On Thursday, December 29, a crew of US Coast Guard (USCG) agents intercepted a fleet of five speedboats illegally fishing in federal waters off the coast of south Texas. The operation resulted in the arrest of 22 Mexican fishermen and the seizure of nearly 600 pounds of red snapper, according to a news release issued by the USCG’s Eighth District Detachment from Houston, Texas.
The crew of the Coast Guard Cutter Benjamin Daily is credited with finding and stopping the illegal fishing operation. The crew of the Benjamin Daily was with a different cutter named the Jacob Poroo when they destroyed the poachers with the help of Coast Guard aircrews patrolling nearby.
“Through our tremendous collective efforts, we continue to detect and deter illegal fishing that occurs in South Texas waters,” said Ryan Ortega, an officer with a USCG aircrew from Corpus Christi, Texas. “Our crews are always ready to protect US waters from foreign interference and enforce domestic living marine resource laws.”
In addition to the 590 pounds of red snapper, crews confiscated commercial and recreational fishing gear, GPS equipment, radios and three sharks. Agents transferred all 22 illegal fishermen to the Border Patrol for processing.
The type of boats seized by the USCG last Thursday are commonly called “lanchas.” A launch vehicle is a long, open-hulled craft with a thin profile—usually powered by an outboard motor. The vessels are often used to transport illegal narcotics into the United States and for illegal fishing within the US Exclusive Economic Zone in the Gulf of Mexico. The first interception of a launch operating illegally in US waters occurred in the late 1980s, and the boats have been routinely targeted by Coast Guard officials since then.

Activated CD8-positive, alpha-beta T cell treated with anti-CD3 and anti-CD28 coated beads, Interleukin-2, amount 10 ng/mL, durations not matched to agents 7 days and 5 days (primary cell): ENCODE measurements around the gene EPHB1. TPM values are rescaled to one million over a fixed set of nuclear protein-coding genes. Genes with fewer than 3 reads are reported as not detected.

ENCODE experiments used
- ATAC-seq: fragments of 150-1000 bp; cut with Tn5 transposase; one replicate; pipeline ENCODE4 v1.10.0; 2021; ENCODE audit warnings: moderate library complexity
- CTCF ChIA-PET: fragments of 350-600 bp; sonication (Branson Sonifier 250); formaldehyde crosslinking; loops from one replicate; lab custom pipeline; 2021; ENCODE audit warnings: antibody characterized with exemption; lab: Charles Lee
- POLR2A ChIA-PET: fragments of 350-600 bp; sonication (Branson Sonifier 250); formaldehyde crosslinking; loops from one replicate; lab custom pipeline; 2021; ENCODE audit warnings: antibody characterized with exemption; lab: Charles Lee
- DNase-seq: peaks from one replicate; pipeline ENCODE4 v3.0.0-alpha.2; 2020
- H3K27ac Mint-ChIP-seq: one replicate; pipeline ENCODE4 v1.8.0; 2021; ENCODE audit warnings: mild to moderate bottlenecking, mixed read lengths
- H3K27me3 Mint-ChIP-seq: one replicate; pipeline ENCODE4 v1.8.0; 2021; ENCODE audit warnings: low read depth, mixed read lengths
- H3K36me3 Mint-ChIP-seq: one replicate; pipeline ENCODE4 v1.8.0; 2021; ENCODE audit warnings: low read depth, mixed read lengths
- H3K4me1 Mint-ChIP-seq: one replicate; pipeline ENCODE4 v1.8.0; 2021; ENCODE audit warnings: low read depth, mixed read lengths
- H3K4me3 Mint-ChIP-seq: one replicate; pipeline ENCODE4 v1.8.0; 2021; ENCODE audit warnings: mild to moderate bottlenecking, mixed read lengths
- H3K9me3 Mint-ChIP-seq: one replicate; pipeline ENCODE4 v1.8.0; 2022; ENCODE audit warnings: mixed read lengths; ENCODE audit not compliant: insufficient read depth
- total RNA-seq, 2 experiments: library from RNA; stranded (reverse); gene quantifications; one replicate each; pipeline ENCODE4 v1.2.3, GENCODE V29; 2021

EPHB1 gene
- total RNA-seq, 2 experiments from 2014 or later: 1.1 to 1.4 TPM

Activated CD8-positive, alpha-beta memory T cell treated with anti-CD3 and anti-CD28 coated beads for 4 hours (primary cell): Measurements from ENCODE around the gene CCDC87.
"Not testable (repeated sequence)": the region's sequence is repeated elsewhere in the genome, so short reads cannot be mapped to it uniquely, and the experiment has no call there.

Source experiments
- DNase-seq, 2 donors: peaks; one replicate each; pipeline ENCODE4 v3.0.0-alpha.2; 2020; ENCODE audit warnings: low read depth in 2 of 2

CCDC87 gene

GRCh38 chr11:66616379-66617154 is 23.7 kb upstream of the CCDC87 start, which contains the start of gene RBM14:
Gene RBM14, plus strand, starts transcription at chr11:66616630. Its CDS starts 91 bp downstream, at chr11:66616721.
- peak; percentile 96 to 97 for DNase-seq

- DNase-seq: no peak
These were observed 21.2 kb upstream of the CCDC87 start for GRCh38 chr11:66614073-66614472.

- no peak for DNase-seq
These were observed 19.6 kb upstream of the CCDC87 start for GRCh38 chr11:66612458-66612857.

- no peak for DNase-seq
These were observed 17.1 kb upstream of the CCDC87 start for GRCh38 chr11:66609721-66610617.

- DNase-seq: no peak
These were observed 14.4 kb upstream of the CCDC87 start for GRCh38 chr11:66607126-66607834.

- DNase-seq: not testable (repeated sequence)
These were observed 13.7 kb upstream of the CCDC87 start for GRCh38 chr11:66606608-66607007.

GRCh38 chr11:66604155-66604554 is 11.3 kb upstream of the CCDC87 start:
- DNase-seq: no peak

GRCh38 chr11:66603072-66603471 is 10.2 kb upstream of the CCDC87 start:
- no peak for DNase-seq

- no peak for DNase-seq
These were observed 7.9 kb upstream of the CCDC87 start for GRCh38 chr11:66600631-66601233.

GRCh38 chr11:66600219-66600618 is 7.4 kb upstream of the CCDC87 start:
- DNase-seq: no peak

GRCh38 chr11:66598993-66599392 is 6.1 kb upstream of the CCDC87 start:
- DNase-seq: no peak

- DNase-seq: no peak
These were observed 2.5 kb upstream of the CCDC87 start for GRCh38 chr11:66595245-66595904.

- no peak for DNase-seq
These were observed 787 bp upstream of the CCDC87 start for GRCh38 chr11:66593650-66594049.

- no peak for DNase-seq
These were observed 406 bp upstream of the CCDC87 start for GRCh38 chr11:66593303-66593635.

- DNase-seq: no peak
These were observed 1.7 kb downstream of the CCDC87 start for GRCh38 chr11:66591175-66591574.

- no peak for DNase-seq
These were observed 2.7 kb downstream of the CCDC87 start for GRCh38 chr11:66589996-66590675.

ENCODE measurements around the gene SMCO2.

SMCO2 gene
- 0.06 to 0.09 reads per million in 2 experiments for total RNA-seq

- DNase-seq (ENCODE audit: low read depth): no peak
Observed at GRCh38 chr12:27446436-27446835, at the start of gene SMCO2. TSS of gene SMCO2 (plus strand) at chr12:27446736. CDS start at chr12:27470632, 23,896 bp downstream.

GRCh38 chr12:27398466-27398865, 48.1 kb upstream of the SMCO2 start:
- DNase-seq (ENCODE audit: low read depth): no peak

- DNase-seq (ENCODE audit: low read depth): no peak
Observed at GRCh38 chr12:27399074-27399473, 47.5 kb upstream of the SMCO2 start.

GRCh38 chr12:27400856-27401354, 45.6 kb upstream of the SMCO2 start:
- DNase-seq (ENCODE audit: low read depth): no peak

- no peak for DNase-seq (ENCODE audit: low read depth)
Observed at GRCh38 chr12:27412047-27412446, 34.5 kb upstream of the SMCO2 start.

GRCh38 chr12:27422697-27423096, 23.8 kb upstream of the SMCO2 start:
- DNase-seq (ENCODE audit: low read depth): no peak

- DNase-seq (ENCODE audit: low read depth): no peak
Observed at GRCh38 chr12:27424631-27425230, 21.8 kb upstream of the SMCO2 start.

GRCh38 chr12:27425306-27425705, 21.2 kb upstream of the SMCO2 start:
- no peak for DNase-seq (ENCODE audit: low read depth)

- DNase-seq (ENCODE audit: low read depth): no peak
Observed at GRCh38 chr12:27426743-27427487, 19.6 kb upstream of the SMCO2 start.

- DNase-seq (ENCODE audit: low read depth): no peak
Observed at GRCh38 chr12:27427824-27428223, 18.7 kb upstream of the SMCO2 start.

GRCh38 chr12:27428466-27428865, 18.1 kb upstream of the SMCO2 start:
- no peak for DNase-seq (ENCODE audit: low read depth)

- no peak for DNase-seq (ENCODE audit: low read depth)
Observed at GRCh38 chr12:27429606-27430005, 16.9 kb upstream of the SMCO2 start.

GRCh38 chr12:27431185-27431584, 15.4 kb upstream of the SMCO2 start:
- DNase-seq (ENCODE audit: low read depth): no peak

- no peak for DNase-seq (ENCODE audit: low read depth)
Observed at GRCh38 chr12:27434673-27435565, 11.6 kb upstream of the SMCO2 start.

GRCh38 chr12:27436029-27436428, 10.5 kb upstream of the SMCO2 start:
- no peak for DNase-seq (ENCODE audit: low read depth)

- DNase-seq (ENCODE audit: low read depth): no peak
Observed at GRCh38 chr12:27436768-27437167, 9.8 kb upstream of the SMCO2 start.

“We view the launch issue as an immediate threat to our living marine resources, border security and US sovereignty,” said Lt. Cmdr. Brendan Dunn, assistant chief of enforcement, Coast Guard District Eight. “In recent years, the illegal trade in redfish, grouper, shark and other reef fish species has become extremely profitable for transnational criminal organizations operating in Mexico.”
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According to the USCG, up to 27 million tons of fish are illegally caught worldwide each year, with more than $23 billion in annual losses. In 2022 alone, nearly 16,000 pounds of illegally harvested fish were seized from the hulls of 387 Mexican lancas by USGS agents.